SF Says Goodbye to Mayor Lee
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A grieving city paid its respects to Ed Lee, San Francisco's 43rd mayor and first Chinese-American occupant of Room 200 at City Hall, at a packed memorial service Sunday under the rotunda of what Lee referred to as "the people's palace."
Lee died suddenly last Tuesday at the age of 65 after suffering a heart attack while shopping for apple juice at his neighborhood Safeway store. Thousands of people paid their respects to the civil servant turned politician while his body lied in state inside City Hall Friday, and his friends and family attended a private funeral service Saturday in Daly City.
The public commemoration of Lee's life the next day saw elected leaders from around the country, local celebrities, city employees, and San Francisco residents pack into City Hall for a 90-minute tribute to the "unusual political leader," as Governor Jerry Brown (D) described his friend and fellow lawmaker.
"Ed was a person who had an infectious smile," recalled Brown, adding that, "anytime I got a call from Ed Lee it was a pleasure to talk to him."
Noting that Lee had not sought out being named mayor after Gavin Newsom (D) resigned from the position due to his election in 2010 as the state's lieutenant governor, former mayor Willie Brown said Lee "was different" from all of the city's past mayors.
"He never wanted the job. I am not sure Ed Lee ever wanted any job," remarked Brown, pointing to how he and other mayors recruited Lee, who had been a civil rights attorney, for various positions in their administrations and later urged him to run for the job after initially saying he wouldn't.
Senator Dianne Feinstein (D-California), the city's first female mayor who played a part in convincing Lee to run for the position, recalled Lee not only as a "steadfast champion for human and civil rights" but also as someone who was "incredibly effective in government management."
Newsom joked that Lee had a reputation as being "uncool" but was friends with "the coolest people on earth," like former San Francisco 49ers quarterback Joe Montana and Giants great Willie Mays.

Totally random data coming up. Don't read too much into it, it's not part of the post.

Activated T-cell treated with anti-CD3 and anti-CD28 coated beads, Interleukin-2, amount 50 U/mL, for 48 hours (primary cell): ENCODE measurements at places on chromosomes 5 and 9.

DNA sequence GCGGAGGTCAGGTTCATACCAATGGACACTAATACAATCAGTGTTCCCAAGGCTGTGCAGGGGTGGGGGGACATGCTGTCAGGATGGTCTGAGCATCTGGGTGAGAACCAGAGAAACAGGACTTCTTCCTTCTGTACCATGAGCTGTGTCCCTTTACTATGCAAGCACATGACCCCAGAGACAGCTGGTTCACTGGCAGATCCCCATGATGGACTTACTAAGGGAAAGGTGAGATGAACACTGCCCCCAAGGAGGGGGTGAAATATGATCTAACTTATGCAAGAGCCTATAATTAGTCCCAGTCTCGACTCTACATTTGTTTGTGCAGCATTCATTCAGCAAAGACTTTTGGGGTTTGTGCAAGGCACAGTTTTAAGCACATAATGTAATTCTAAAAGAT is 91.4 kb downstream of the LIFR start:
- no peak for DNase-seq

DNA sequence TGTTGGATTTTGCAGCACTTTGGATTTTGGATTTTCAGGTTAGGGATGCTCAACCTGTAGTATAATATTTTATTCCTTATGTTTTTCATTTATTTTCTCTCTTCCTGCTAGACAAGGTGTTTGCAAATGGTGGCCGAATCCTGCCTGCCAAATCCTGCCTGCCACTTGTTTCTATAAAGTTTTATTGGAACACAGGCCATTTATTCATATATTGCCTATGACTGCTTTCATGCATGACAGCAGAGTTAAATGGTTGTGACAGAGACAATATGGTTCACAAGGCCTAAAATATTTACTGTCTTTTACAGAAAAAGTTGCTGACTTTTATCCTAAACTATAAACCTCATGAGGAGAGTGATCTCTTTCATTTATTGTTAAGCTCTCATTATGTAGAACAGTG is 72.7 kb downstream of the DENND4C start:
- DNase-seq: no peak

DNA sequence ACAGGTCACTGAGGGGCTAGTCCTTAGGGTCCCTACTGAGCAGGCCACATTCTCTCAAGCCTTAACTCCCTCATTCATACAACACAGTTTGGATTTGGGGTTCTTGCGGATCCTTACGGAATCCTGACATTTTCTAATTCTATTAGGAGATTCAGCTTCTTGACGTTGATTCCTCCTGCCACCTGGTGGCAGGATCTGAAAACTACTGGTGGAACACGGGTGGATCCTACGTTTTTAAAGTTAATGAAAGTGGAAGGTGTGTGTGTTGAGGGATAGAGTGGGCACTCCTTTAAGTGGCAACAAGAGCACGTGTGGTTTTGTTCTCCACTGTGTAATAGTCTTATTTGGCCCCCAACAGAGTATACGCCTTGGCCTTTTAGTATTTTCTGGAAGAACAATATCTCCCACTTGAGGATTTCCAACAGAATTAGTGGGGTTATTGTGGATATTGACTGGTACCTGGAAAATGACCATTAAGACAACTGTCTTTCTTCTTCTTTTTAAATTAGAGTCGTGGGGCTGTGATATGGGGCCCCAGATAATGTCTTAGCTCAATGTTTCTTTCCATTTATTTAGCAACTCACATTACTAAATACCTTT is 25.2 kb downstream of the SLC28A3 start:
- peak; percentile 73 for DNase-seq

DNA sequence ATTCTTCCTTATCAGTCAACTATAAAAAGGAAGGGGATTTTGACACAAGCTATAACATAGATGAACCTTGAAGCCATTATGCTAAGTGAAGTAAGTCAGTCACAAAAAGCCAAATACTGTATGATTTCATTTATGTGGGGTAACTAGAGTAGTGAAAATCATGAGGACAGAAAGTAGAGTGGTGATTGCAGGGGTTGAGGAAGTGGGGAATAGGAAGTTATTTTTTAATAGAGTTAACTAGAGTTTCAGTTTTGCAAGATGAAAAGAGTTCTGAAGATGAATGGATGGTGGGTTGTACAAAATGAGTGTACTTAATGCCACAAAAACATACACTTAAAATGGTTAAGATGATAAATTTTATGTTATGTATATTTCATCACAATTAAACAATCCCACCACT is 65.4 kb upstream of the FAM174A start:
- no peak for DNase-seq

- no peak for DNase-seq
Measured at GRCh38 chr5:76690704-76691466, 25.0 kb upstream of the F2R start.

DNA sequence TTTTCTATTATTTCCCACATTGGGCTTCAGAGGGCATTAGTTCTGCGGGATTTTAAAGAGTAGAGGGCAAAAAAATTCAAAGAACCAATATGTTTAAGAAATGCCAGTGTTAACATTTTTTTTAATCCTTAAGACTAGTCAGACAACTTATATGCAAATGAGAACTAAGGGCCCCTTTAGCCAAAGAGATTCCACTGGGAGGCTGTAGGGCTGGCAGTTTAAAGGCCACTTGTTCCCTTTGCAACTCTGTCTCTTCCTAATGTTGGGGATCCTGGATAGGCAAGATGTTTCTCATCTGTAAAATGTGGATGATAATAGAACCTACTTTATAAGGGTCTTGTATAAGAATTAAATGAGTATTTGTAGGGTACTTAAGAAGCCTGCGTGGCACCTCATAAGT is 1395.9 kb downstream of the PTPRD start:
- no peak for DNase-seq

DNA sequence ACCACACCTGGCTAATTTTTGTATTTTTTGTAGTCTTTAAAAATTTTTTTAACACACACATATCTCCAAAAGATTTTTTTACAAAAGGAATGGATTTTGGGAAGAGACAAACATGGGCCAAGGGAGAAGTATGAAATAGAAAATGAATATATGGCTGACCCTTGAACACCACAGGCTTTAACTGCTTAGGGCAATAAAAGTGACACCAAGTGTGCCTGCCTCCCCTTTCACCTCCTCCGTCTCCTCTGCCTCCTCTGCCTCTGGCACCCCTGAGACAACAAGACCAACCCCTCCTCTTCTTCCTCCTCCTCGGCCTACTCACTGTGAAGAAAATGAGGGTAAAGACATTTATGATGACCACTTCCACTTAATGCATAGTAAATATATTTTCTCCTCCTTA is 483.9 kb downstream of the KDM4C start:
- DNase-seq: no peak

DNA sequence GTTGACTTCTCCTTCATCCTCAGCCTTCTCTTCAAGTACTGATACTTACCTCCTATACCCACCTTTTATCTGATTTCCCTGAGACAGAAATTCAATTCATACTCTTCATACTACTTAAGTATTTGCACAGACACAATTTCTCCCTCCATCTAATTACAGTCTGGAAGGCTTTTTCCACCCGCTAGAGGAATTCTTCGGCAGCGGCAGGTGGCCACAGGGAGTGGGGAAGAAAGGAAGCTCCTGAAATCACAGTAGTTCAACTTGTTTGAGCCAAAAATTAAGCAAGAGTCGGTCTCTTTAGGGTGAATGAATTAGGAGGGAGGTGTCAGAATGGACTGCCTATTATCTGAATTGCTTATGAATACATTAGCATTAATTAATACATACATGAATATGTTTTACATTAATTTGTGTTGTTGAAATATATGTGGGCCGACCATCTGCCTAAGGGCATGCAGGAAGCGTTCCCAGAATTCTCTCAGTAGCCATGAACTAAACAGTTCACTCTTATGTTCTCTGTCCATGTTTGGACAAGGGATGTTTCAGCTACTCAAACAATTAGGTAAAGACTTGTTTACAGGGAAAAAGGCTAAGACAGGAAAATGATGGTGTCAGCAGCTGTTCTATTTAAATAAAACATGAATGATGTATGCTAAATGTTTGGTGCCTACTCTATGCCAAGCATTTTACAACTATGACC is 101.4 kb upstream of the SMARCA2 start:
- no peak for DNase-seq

Lee was "a tribute to decency," added Newsom, "a person beloved but in so many ways underappreciated" who "never sought the public spotlight."
Lee's daughters, Tania and Brianna, thanked the public for the support they and their mother, Anita, had received and announced they had set up a charitable fund in their father's name at the San Francisco Foundation to support programs for the homeless and affordable housing, fighting discrimination, and protecting immigrants and the environment. It was Lee's "absolute love for the city," they noted, "that kept him going."
None of the speakers at the memorial were from the LGBT community or directly referred to Lee's support of LGBT issues and causes. But as the Bay Area Reporter noted last week, the mayor left a lasting legacy on LGBT rights, from appointing the first bisexual and HIV-positive members of the Board of Supervisors to being a national voice opposing policies that discriminated against LGBT individuals.
He was a leading proponent for transgender rights, naming the country's first mayoral adviser on transgender issues, and backfilled tens of millions of dollars in federal HIV/AIDS funding cuts.
Images included in a photo montage shown prior to the start of Sunday's memorial showed Lee with various LGBT officials as well as attending the city's annual Pride parade and the yearly dedication ceremony for the pink triangle installation on the side of Twin Peaks.
The creator of the display, Patrick Carney, and his husband, Hossein Carney, who were married by Lee in a private ceremony held in his mayoral office, were among the first people in line for Sunday's service. Patrick Carney recalled asking Lee when he became mayor at the Pride flag raising ceremony in early June that year if he could send goats up to the public park to clear out the poison oak and how, within minutes, Lee had worked it out with the public works director.
"The goats were up there the next day. He spoke that year at the pink triangle (as well as other years - four times in total)," Carney, a member of the City Hall Preservation Advisory Commission, told the B.A.R. "He not only did his best to support equal rights for LGBTQIs but for all groups, famously starting with the Chinese community as a housing activist 45 years or more ago."
Hossein Carney, like so many others, said he would most remember Lee's smile and how "humble and so down to earth he was."
Nearby in line were Ken Maley and his husband, Firat Yener, whom the mayor also married in his office. Friends with Lee for two decades, Maley said, "He was so sweet" and remained so even after becoming mayor.
"You could sit down with him at lunch and have a lovely chat," recalled Maley, who often dined with Lee at Zuni Cafe on Market Street. "He didn't push any agenda."
Paul Henderson, a gay man who worked for Lee as a deputy chief of staff and is now interim director of the Department of Police Accountability, said he would most remember Lee's "leadership and elevating the standards for public service." Noting that Lee championed the disenfranchised, LGBT individuals, and people of color, Henderson added that "having an ally in leadership is invaluable."
Rebecca Prozan, a lesbian who worked with Lee in the Brown administration in the 1990s on the implementation of benefits for domestic partners, said Lee "defined public service. His heart was always in the right place, and we are a better city because of him."